Adrenalin Side Effects Center

Last updated on RxList: 11/18/2021
Adrenalin Side Effects Center

Medical Editor: John P. Cunha, DO, FACOEP

What Is Adrenalin?

Adrenalin (epinephrine) is a chemical that narrows blood vessels and opens airways in the lungs. These effects can reverse severe low blood pressure, wheezing, severe skin itching, hives, and other symptoms of an allergic reaction. An injection of adrenalin is used to treat severe allergic reactions (anaphylaxis) to insect stings or bites, foods, drugs, and other allergens.

What Are Side Effects of Adrenalin?

Side effects of Adrenalin include:

Before using Adrenalin a second time, tell your doctor if your first injection caused serious side effects such as increased breathing difficulty, or dangerously high blood pressure (severe headache, blurred vision, buzzing in your ears, anxiety, confusion, chest pain, shortness of breath, uneven heartbeats, seizure).

Dosage for Adrenalin

Adrenalin is available in many different injectable forms including auto-injector systems that can be carried by those who are prone to serious allergic reactions. The dose for adults and children 30 kg (66 lbs) or more is 0.3 to 0.5 mg (0.3 mL to 0.5 mL) of undiluted Adrenalin administered intramuscularly or subcutaneously in the anterolateral aspect of the thigh, up to a maximum of 0.5 mg (0.5 mL) per injection, repeated every 5 to 10 minutes as necessary.

What Drugs, Substances, or Supplements Interact with Adrenalin?

Adrenalin may interact with digoxin, diuretics (water pills), levothyroxine, chlorpheniramine or diphenhydramine (antihistamines commonly contained in cold, allergy, or over-the-counter sleep medications), antidepressants, beta-blockers, ergot medicines, heart rhythm medications, or MAO inhibitors. Tell your doctor all medications and supplements you use.

Adrenalin During Pregnancy or Breastfeeding

There are no adequate and well-controlled studies in pregnant women. Tell your doctor if you are pregnant before using Adrenalin. Consult your doctor before breastfeeding.

Additional Information

Our Adrenalin Side Effects Drug Center provides a comprehensive view of available drug information on the potential side effects when taking this medication.

This is not a complete list of side effects and others may occur. Call your doctor for medical advice about side effects. You may report side effects to FDA at 1-800-FDA-1088.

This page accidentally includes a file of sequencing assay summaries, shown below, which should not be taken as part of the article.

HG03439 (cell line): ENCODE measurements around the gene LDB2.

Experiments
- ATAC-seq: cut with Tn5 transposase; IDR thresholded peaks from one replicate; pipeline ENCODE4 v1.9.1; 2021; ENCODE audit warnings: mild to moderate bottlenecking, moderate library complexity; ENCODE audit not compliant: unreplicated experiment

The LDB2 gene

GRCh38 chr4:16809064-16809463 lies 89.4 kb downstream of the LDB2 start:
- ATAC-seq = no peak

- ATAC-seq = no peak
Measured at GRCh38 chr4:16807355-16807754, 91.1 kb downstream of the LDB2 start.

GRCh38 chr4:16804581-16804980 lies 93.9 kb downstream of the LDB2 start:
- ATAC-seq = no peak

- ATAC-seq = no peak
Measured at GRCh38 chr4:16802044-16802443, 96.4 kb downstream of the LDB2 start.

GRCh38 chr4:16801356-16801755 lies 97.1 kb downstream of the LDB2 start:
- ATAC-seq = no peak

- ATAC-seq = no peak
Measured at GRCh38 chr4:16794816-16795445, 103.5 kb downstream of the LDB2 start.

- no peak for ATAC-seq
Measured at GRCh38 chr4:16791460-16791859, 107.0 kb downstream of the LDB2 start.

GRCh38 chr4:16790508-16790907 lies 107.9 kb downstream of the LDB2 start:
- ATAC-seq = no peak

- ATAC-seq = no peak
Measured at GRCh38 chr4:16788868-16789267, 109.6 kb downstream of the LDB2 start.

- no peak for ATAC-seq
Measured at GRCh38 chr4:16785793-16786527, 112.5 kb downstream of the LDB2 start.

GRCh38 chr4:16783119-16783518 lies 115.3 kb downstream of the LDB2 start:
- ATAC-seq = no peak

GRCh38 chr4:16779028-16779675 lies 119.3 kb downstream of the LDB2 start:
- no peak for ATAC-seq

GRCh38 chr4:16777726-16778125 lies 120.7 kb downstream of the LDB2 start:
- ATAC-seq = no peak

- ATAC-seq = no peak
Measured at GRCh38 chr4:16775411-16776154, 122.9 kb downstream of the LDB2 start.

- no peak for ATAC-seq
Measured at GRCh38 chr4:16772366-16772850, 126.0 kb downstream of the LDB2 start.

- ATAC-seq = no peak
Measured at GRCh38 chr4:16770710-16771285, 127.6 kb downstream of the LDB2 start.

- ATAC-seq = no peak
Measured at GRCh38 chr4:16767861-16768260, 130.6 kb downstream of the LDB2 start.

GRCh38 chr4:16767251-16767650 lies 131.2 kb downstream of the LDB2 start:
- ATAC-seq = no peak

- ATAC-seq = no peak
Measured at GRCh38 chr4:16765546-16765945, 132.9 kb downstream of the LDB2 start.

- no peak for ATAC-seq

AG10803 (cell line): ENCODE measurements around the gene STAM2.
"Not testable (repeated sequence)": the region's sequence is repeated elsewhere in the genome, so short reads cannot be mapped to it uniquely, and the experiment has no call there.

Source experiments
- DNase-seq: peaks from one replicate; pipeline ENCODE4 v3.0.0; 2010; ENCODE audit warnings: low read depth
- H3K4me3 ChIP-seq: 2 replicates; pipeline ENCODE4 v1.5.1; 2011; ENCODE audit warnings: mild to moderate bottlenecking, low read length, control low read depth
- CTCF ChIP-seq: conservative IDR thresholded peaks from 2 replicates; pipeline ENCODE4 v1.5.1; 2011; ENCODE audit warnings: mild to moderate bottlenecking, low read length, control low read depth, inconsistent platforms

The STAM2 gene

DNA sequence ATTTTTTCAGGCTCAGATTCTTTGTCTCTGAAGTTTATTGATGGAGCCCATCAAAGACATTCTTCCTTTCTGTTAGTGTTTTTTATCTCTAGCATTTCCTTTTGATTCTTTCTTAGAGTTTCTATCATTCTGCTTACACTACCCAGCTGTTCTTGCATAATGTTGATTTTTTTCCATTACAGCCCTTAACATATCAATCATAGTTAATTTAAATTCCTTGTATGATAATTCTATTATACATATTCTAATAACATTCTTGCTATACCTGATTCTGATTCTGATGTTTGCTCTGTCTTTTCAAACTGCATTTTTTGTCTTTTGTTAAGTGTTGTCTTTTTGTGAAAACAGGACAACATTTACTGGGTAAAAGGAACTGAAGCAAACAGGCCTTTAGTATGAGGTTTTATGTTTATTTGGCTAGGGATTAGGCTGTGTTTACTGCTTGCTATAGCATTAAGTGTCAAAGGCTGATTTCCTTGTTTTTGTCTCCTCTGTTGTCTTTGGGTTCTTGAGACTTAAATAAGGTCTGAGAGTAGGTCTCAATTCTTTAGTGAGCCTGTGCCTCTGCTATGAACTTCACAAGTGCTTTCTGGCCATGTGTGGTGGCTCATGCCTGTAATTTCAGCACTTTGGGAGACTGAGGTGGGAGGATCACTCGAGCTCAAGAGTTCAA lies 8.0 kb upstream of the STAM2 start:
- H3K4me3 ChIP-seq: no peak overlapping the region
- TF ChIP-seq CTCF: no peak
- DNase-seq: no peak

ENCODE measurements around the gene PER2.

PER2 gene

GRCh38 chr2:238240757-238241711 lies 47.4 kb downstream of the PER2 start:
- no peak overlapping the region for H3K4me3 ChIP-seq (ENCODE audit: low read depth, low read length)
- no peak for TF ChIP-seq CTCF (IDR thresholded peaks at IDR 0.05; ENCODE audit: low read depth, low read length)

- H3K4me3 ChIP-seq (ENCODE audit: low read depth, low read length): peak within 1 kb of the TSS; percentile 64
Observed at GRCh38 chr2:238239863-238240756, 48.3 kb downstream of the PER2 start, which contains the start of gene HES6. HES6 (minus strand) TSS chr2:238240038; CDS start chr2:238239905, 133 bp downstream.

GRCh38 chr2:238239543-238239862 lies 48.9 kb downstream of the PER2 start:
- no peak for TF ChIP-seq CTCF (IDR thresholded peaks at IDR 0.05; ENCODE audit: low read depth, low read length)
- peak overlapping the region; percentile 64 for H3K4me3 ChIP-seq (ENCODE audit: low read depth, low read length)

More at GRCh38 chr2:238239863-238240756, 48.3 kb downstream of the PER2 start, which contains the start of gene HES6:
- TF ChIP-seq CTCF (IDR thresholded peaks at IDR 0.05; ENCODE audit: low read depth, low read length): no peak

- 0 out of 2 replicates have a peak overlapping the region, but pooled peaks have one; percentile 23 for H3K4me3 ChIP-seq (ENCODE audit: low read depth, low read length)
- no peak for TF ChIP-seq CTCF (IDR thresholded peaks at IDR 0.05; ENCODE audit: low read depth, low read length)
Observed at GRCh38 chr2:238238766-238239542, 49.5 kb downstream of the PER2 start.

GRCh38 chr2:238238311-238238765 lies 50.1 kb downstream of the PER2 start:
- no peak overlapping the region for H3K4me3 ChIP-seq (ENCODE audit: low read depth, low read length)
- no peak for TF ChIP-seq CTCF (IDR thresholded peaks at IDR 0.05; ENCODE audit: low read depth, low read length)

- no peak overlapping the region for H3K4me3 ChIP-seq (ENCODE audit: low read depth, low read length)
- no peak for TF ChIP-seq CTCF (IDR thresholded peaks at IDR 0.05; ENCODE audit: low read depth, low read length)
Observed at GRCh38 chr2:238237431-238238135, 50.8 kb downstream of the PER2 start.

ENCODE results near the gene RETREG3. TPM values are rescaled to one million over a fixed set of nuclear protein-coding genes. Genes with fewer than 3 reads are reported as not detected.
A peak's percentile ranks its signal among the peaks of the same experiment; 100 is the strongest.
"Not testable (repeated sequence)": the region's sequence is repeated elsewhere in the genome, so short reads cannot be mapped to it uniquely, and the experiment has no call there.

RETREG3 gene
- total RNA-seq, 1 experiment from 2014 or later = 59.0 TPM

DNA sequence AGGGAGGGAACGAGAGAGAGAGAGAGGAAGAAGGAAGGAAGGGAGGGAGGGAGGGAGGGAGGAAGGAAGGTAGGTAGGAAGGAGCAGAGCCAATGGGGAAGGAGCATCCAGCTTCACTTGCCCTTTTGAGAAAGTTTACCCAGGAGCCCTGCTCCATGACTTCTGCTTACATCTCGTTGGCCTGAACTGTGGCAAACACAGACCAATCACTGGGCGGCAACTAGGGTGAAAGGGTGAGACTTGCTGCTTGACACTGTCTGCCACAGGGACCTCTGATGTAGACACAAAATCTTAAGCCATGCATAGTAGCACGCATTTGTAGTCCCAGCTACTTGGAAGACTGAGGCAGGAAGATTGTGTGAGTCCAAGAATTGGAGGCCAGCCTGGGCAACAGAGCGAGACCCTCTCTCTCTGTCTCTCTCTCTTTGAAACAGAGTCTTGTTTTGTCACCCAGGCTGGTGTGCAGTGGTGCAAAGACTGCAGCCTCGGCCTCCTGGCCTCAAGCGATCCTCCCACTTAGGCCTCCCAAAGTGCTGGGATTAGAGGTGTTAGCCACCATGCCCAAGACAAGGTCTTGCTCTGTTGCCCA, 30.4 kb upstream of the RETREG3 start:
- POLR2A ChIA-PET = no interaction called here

QUESTION

Asthma is a chronic respiratory disease. See Answer
Adrenalin Consumer Information

Before using epinephrine, tell your doctor if any past use of this medicine caused an allergic reaction to get worse.

Call your doctor at once if you notice pain, swelling, warmth, redness, or other signs of infection around the area where you gave an injection.

Side effects may be more likely in older adults.

Common side effects may include:

  • breathing problems;
  • fast, irregular, or pounding heartbeats;
  • pale skin, sweating;
  • nausea and vomiting;
  • dizziness;
  • weakness or tremors;
  • headache; or
  • feeling restless, fearful, nervous, anxious, or excited.

This is not a complete list of side effects and others may occur. Call your doctor for medical advice about side effects. You may report side effects to FDA at 1-800-FDA-1088.

SLIDESHOW

What Is Asthma? Symptoms, Causes, and Treatments See Slideshow
Adrenalin Professional Information

SIDE EFFECTS

Common adverse reactions to systemically administered epinephrine include anxiety, apprehensiveness, restlessness, tremor, weakness, dizziness, sweating, palpitations, pallor, nausea and vomiting, headache, and respiratory difficulties. These symptoms occur in some persons receiving therapeutic doses of epinephrine, but are more likely to occur in patients with heart disease, hypertension, or hyperthyroidism [see WARNINGS AND PRECAUTIONS].

The true incidence of adverse reactions associated with the systemic use of epinephrine is difficult to determine. Adverse reactions reported in observational trials, case reports, and studies are listed below by body system:

Cardiovascular: angina, arrhythmias, hypertension, pallor, palpitations, tachyarrhythmia, tachycardia, vasoconstriction, ventricular ectopy and stress cardiomyopathy. Rapid rises in blood pressure associated with epinephrine use have produced cerebral hemorrhage, particularly in elderly patients with cardiovascular disease [see WARNINGS AND PRECAUTIONS].

Neurological: disorientation, impaired memory, panic, psychomotor agitation, sleepiness, tingling.

Psychiatric: anxiety, apprehensiveness, restlessness.

Other

Patients with Parkinson's disease may experience psychomotor agitation or a temporary worsening of symptoms [see WARNINGS AND PRECAUTIONS].

Diabetic patients may experience transient increases in blood sugar.

Injection into the buttock has resulted in cases of gas gangrene [see WARNINGS AND PRECAUTIONS].

Rare cases of serious skin and soft tissue infections, including necrotizing fasciitis and myonecrosis caused by Clostridia (gas gangrene), have been reported following epinephrine injection in the thigh [see WARNINGS AND PRECAUTIONS].

Read the entire FDA prescribing information for Adrenalin (Epinephrine)

© Adrenalin Patient Information is supplied by Cerner Multum, Inc. and Adrenalin Consumer information is supplied by First Databank, Inc., used under license and subject to their respective copyrights.

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